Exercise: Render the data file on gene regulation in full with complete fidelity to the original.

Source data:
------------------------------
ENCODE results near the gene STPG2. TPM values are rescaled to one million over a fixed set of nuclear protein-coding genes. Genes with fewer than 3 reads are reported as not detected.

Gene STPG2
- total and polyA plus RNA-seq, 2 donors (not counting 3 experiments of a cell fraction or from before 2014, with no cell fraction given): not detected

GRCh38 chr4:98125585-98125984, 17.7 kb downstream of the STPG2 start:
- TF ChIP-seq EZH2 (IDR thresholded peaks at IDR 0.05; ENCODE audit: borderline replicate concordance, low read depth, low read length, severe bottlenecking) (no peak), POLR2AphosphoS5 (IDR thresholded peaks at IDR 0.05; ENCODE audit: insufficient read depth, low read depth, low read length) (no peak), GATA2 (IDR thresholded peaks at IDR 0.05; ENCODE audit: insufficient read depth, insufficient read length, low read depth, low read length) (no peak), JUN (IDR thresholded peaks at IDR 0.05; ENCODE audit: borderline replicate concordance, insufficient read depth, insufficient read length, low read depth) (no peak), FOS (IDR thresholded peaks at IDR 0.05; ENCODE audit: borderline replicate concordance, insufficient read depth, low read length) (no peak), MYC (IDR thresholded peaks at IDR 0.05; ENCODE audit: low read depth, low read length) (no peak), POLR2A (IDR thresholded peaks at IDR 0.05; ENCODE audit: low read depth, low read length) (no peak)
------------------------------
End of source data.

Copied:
ENCODE results near the gene STPG2. TPM values are rescaled to one million over a fixed set of nuclear protein-coding genes. Genes with fewer than 3 reads are reported as not detected.

Gene STPG2
- total and polyA plus RNA-seq, 2 donors (not counting 3 experiments of a cell fraction or from before 2014, with no cell fraction given): not detected

GRCh38 chr4:98125585-98125984, 17.7 kb downstream of the STPG2 start:
- TF ChIP-seq EZH2 (IDR thresholded peaks at IDR 0.05; ENCODE audit: borderline replicate concordance, low read depth, low read length, severe bottlenecking) (no peak), POLR2AphosphoS5 (IDR thresholded peaks at IDR 0.05; ENCODE audit: insufficient read depth, low read depth, low read length) (no peak), GATA2 (IDR thresholded peaks at IDR 0.05; ENCODE audit: insufficient read depth, insufficient read length, low read depth, low read length) (no peak), JUN (IDR thresholded peaks at IDR 0.05; ENCODE audit: borderline replicate concordance, insufficient read depth, insufficient read length, low read depth) (no peak), FOS (IDR thresholded peaks at IDR 0.05; ENCODE audit: borderline replicate concordance, insufficient read depth, low read length) (no peak), MYC (IDR thresholded peaks at IDR 0.05; ENCODE audit: low read depth, low read length) (no peak), POLR2A (IDR thresholded peaks at IDR 0.05; ENCODE audit: low read depth, low read length) (no peak)